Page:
7. A novel aircraft engine start system without the use of a separate exciter field inverter as claimed in claim 1 wherein said diode means decouples half bridge inverter means and allows for 115 volts AC variable frequency power as well as 115 volts 400 Hz power.
Description
BACKGROUND OF THE INVENTION

1. Field of the Invention

The present invention relates to an engine start system for aircraft and more particularly to a bi-directional converter-start/generator.

2. Description of the Prior Art

Most of the aircraft in service today use hydromechanically driven or controlled 400 Hz power systems. The Auxiliary Power Unit (APU) is also used in case of emergency. At present, the APU is started by a DC motor and the aircraft main engine is started by an air turbine. Once the engine picks up ignition speed, the air turbine must shut off or else a dangerous condition exists. One alternative attractive approach to main engine starting is to utilize an AC electric start. Such an AC electric start must provide constant voltage-constant frequency as well as constant voltage-variable frequency.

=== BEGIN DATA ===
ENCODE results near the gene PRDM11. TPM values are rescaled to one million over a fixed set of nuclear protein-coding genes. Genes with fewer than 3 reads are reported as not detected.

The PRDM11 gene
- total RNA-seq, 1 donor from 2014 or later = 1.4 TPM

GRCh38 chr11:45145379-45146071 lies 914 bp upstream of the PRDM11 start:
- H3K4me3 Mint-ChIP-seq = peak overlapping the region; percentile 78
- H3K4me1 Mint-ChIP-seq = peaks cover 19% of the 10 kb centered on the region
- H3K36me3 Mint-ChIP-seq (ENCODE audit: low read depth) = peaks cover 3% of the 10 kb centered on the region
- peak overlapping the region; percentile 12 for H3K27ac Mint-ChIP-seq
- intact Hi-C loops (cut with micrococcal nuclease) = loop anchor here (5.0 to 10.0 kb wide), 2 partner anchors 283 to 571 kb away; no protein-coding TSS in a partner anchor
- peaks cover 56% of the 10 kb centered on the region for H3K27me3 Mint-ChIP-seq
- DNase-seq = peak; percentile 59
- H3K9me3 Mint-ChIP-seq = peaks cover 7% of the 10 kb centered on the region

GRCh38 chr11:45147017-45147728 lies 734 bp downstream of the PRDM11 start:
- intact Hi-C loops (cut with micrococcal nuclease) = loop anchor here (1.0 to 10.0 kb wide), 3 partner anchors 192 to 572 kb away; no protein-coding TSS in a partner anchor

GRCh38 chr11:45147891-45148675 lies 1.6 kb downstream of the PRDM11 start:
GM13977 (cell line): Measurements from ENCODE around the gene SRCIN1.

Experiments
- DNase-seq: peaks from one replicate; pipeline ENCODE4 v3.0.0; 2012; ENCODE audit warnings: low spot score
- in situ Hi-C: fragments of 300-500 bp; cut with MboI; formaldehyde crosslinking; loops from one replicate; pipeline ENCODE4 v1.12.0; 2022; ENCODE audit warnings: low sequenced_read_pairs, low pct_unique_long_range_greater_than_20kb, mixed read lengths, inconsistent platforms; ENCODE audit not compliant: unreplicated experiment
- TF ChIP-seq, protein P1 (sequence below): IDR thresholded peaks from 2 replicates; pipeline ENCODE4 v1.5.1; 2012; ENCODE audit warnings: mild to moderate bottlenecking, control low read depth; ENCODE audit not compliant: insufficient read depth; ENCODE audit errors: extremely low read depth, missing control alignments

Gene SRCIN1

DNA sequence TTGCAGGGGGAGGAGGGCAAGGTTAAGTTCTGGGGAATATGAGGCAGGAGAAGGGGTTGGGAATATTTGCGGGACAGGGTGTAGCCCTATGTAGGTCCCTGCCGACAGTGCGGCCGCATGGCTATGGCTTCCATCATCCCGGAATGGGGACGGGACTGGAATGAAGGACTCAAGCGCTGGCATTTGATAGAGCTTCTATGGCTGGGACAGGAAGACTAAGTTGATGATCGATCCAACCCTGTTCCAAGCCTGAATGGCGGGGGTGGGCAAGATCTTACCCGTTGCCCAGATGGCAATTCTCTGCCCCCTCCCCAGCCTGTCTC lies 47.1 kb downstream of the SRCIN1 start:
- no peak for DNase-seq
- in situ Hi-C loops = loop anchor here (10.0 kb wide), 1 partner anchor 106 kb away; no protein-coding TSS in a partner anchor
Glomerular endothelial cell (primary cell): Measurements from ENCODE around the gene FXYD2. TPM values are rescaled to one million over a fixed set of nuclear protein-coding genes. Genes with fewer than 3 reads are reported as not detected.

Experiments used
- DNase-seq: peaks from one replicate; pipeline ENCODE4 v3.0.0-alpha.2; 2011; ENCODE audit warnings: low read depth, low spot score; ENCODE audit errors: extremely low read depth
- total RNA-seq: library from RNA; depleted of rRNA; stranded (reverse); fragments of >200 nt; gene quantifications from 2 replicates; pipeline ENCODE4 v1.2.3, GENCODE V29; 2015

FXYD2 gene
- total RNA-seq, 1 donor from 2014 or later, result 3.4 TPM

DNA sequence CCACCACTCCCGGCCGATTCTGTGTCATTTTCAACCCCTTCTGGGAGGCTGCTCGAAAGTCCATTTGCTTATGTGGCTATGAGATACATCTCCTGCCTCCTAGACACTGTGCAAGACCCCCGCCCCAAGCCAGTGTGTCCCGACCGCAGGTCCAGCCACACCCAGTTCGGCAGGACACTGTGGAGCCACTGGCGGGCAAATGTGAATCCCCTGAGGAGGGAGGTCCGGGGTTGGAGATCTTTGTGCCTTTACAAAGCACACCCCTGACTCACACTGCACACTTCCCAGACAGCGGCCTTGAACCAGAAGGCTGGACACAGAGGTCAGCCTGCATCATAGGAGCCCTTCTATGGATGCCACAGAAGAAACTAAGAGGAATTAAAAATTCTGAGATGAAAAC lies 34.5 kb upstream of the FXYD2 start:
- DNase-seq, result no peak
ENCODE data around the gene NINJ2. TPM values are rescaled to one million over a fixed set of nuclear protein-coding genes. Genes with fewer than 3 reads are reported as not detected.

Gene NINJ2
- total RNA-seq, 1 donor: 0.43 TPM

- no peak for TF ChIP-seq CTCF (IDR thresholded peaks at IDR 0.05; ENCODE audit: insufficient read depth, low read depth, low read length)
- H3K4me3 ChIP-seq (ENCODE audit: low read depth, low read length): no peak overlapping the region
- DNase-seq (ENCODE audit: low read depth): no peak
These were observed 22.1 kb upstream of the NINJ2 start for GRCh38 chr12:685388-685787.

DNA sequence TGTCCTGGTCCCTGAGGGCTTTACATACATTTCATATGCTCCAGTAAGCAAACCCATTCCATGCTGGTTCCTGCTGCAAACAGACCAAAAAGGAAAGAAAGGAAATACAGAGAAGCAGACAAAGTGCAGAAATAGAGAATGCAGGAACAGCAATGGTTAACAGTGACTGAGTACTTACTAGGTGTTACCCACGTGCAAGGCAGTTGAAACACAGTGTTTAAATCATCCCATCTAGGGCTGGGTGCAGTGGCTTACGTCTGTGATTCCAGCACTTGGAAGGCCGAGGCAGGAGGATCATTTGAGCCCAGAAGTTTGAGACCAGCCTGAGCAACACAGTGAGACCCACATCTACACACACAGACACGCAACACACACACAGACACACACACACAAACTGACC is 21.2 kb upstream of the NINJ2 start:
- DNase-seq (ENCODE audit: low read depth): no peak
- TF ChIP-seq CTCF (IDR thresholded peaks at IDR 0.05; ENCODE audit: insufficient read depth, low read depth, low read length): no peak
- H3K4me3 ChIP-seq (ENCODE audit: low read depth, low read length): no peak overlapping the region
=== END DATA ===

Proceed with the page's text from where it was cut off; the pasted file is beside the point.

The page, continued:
Even an AC electric start system requires several components working together in conjunction to provide engine start capabilities to the aircraft main engine. Each of these components adds weight, expense and complexity to the aircraft. One such critical component is a small power inverter for the exciter field winding of the engine. It is an object of the present invention to reduce weight, expense and complexity by eliminating this power inverter.

SUMMARY OF THE INVENTION